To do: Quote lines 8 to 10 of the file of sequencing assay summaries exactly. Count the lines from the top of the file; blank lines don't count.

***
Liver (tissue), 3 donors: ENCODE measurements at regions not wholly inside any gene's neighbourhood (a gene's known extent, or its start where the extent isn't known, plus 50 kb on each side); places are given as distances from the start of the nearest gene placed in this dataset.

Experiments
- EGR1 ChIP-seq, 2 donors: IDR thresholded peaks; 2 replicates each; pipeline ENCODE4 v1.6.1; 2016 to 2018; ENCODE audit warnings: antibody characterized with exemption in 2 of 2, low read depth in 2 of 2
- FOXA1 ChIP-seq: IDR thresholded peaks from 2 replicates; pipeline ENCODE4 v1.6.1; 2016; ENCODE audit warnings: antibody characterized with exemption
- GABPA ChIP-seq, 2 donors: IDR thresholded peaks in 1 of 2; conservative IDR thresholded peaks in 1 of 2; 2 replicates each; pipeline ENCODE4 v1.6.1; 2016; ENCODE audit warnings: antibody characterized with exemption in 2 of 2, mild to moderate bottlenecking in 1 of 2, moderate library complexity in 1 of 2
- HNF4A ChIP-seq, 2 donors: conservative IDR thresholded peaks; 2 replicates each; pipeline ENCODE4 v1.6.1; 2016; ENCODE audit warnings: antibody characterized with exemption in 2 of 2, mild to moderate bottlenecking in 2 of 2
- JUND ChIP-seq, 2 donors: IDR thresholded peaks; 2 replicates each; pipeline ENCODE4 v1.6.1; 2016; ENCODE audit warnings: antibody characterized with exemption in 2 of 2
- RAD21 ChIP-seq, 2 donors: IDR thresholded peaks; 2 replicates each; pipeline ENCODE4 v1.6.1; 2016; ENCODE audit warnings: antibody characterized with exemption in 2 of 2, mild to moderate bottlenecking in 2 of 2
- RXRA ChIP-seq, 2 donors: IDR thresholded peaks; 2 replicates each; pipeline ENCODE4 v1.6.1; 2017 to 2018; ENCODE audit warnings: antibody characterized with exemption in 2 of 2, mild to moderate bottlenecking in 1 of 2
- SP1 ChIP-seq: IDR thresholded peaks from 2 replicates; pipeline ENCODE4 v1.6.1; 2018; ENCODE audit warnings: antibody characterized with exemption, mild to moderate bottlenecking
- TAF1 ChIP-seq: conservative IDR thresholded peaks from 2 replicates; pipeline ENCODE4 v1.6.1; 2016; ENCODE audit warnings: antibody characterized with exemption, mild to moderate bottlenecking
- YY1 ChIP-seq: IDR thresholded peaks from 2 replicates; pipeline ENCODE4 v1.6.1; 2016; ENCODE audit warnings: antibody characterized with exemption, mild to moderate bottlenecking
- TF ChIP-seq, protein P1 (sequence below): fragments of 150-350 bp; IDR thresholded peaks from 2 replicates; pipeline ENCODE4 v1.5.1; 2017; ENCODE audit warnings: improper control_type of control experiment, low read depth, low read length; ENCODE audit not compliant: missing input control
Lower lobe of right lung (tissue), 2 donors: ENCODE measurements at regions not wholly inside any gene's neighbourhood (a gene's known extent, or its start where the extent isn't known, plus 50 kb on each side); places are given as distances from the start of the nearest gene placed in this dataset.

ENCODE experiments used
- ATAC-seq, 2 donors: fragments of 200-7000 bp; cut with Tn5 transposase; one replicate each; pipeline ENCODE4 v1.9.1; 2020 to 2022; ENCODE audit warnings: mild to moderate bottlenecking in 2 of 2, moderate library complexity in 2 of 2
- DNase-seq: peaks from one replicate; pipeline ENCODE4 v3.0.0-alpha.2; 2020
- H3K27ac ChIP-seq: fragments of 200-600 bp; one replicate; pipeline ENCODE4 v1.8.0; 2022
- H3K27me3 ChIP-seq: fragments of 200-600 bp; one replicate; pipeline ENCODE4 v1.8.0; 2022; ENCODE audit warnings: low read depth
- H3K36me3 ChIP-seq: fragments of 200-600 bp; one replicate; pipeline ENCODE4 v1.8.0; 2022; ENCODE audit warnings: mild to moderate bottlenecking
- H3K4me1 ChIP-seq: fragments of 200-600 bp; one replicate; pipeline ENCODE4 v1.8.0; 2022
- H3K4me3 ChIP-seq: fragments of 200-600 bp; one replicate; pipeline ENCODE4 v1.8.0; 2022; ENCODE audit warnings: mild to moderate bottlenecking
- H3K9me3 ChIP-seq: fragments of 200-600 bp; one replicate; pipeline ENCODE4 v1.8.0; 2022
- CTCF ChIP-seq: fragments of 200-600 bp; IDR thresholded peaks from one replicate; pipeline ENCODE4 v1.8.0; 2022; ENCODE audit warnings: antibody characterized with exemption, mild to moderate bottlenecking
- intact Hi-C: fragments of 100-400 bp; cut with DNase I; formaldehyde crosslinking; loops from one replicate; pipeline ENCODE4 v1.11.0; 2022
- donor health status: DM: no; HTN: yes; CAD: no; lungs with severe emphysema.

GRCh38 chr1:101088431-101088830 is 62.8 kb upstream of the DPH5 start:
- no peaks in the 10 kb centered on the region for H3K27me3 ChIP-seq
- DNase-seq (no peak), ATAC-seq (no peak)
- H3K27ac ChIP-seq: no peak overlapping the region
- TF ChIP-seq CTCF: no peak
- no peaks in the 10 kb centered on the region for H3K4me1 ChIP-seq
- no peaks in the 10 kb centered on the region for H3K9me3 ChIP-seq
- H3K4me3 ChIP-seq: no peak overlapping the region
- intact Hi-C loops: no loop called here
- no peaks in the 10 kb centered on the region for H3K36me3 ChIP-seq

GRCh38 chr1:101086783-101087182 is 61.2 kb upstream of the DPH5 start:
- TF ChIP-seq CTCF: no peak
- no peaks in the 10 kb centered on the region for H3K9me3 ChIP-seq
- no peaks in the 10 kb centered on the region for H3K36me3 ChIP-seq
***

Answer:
- RAD21 ChIP-seq, 2 donors: IDR thresholded peaks; 2 replicates each; pipeline ENCODE4 v1.6.1; 2016; ENCODE audit warnings: antibody characterized with exemption in 2 of 2, mild to moderate bottlenecking in 2 of 2
- RXRA ChIP-seq, 2 donors: IDR thresholded peaks; 2 replicates each; pipeline ENCODE4 v1.6.1; 2017 to 2018; ENCODE audit warnings: antibody characterized with exemption in 2 of 2, mild to moderate bottlenecking in 1 of 2
- SP1 ChIP-seq: IDR thresholded peaks from 2 replicates; pipeline ENCODE4 v1.6.1; 2018; ENCODE audit warnings: antibody characterized with exemption, mild to moderate bottlenecking